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Agricultural advisory services between national and donors policy frameworks in Benin

Moumouni I., Mouzoun X.B., De Romemont A., Faure G.. 2013. In : Ed. Orhan Ozçatalbas. Extension Education Worldwide : trends, challenges and cases. 21 th European Seminar on Extension and Education (ESEE), 2-6 September 2013, Antalya, Turkey. s.l. : s.n., p. 307-313.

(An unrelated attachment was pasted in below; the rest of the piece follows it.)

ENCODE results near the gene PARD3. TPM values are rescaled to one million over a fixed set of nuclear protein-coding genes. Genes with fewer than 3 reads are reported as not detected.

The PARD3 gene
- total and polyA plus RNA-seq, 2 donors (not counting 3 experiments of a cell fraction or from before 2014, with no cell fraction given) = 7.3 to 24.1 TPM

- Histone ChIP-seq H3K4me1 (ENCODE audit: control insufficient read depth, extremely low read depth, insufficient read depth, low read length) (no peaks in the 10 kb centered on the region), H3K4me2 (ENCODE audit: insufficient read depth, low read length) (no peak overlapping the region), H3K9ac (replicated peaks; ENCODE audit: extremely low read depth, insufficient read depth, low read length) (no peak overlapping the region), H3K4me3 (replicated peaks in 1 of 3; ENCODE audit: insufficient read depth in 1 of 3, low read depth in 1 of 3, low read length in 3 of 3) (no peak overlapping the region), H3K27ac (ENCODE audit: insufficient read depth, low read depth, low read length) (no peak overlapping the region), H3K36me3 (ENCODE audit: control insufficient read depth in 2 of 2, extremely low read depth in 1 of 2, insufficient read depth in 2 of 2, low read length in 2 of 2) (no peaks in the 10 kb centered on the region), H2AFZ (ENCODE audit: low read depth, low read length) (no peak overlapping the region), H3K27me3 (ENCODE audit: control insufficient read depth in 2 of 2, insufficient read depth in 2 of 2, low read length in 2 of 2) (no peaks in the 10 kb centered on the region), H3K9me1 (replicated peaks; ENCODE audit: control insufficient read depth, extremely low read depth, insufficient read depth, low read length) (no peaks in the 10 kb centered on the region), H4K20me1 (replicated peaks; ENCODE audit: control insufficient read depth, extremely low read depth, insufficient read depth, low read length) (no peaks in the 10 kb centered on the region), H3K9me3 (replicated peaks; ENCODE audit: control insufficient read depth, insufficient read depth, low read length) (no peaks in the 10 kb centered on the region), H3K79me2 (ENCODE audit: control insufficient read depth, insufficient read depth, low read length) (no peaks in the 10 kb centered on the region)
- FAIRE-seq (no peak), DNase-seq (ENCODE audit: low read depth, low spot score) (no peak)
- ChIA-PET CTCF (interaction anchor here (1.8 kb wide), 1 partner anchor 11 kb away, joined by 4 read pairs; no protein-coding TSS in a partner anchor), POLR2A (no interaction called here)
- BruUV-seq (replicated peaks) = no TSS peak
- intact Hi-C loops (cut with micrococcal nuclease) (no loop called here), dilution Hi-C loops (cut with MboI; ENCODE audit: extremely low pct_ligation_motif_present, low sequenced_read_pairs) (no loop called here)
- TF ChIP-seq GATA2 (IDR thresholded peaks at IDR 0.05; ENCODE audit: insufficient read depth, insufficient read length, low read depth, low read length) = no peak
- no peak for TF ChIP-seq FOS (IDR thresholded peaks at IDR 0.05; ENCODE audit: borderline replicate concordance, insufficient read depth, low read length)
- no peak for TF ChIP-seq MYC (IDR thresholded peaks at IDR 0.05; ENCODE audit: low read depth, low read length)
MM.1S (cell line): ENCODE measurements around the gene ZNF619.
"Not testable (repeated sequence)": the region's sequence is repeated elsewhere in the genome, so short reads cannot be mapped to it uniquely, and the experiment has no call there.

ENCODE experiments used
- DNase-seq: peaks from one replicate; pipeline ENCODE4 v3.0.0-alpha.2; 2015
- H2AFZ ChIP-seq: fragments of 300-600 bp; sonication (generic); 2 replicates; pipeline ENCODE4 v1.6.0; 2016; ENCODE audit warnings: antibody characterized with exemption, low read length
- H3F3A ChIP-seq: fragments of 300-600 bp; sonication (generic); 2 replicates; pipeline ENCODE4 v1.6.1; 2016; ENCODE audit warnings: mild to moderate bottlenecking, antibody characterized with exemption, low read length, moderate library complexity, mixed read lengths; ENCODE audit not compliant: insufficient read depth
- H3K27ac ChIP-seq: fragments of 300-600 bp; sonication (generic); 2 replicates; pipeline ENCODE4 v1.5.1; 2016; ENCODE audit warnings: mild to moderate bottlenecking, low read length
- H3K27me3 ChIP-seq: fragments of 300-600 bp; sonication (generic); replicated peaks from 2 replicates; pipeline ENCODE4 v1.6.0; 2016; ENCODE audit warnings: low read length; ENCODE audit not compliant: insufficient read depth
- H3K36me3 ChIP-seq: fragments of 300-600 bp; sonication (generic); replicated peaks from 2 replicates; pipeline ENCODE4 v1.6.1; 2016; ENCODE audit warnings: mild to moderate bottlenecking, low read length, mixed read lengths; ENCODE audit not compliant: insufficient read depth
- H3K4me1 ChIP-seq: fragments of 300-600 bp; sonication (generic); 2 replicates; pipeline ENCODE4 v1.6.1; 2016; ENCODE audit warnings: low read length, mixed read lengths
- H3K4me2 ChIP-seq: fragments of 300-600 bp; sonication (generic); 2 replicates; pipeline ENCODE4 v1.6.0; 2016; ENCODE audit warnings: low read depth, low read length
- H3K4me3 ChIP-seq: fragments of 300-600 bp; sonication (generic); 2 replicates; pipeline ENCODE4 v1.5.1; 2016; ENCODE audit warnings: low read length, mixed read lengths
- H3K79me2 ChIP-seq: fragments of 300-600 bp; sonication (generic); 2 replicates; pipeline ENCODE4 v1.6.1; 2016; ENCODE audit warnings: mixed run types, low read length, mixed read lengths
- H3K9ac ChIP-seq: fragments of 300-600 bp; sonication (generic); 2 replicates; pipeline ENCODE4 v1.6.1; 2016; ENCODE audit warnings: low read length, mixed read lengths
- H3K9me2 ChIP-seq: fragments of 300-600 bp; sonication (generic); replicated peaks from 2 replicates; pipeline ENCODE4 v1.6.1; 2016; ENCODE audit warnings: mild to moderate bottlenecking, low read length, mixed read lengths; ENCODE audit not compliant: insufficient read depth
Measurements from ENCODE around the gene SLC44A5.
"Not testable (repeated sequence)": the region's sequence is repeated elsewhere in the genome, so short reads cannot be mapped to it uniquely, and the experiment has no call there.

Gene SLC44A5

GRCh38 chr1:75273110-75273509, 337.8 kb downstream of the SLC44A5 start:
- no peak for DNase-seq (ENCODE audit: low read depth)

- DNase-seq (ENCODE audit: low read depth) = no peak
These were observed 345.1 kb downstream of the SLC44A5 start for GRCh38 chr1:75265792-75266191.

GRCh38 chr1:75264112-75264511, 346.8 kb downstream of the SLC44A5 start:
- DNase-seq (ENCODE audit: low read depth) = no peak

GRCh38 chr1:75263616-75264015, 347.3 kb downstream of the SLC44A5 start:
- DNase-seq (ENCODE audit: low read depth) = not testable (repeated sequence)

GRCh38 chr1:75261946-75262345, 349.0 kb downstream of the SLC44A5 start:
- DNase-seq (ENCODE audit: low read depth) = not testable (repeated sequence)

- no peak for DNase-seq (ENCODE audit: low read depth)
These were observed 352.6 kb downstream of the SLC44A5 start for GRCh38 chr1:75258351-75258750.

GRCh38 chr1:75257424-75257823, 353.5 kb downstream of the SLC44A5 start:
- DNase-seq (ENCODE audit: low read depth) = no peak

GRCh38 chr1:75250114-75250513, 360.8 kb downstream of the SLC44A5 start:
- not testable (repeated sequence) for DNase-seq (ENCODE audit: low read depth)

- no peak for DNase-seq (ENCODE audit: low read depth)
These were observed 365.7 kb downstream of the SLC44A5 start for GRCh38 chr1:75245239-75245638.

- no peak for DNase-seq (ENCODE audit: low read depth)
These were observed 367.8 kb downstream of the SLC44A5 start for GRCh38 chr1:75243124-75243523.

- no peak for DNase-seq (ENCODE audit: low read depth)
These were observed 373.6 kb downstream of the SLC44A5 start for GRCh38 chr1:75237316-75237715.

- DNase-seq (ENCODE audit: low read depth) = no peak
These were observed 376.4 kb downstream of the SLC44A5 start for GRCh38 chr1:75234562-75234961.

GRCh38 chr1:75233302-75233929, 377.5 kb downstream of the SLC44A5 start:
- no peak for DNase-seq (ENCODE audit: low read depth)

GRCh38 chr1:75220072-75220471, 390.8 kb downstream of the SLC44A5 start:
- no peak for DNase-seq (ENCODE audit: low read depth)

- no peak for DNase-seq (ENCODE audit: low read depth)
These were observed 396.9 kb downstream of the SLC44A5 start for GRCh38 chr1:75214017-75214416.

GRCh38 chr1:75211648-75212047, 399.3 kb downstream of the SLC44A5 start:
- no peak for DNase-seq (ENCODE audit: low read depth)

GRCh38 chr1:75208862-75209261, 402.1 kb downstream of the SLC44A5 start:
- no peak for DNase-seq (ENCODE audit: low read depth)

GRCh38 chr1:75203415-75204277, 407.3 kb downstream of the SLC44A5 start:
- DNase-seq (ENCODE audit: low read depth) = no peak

With the liberalisation since early 1990s, different types of organisation - i.e. NGO, farmer, private and public organisations - provided agricultural advisory services (AAS) in most Sub Saharan Africa. Farmer organisations and NGOs were especially promoted through projects funded by international donors. Stakeholders, driven by the Ministries of Agriculture and donors, adopted national strategies for agricultural advisory services. In Benin, this policy document outlined the objectives, the guiding principles and provision mechanisms of advisory services. On behalf of pluralistic AAS, many AAS projects were developed in the framework of bilateral cooperation. Public organisations, in charge of the coordination of interventions, had to take care that any intervention fits within the national policy. In this article, we wonder whether the implementation of AAS at grassroots level was influenced by national stakeholders, donors' policies, operational service providers or rather by farmers. We selected three NGO (CADG, GERED and LARES), one farmer organisation (FUPRO) and one public organisation (CeCPA-Bohicon) providing AAS with different financing arrangements for comparative case studies. Semi-structured interviews were conducted with leaders of these AAS organisations, advisers and farmers to complement policy document review. We addressed their AAS governance mechanisms, approaches and methods. We found that donors highly influenced the implementation of AAS through the project-led AAS mechanisms. This resulted into a diversity of AAS approaches implemented, with sometimes non observance of some guiding principles stated in the national policy. However, operational service providers including their field agents had, not full, but a certain degree of freedom for adapting services to local conditions. As consequence, different providers supported by the same donor could make use of different strategies to meet farmers' needs. Farmers had less influence on the implementation of AAS. Still much is to be done for promoting a real farmer-led AAS.

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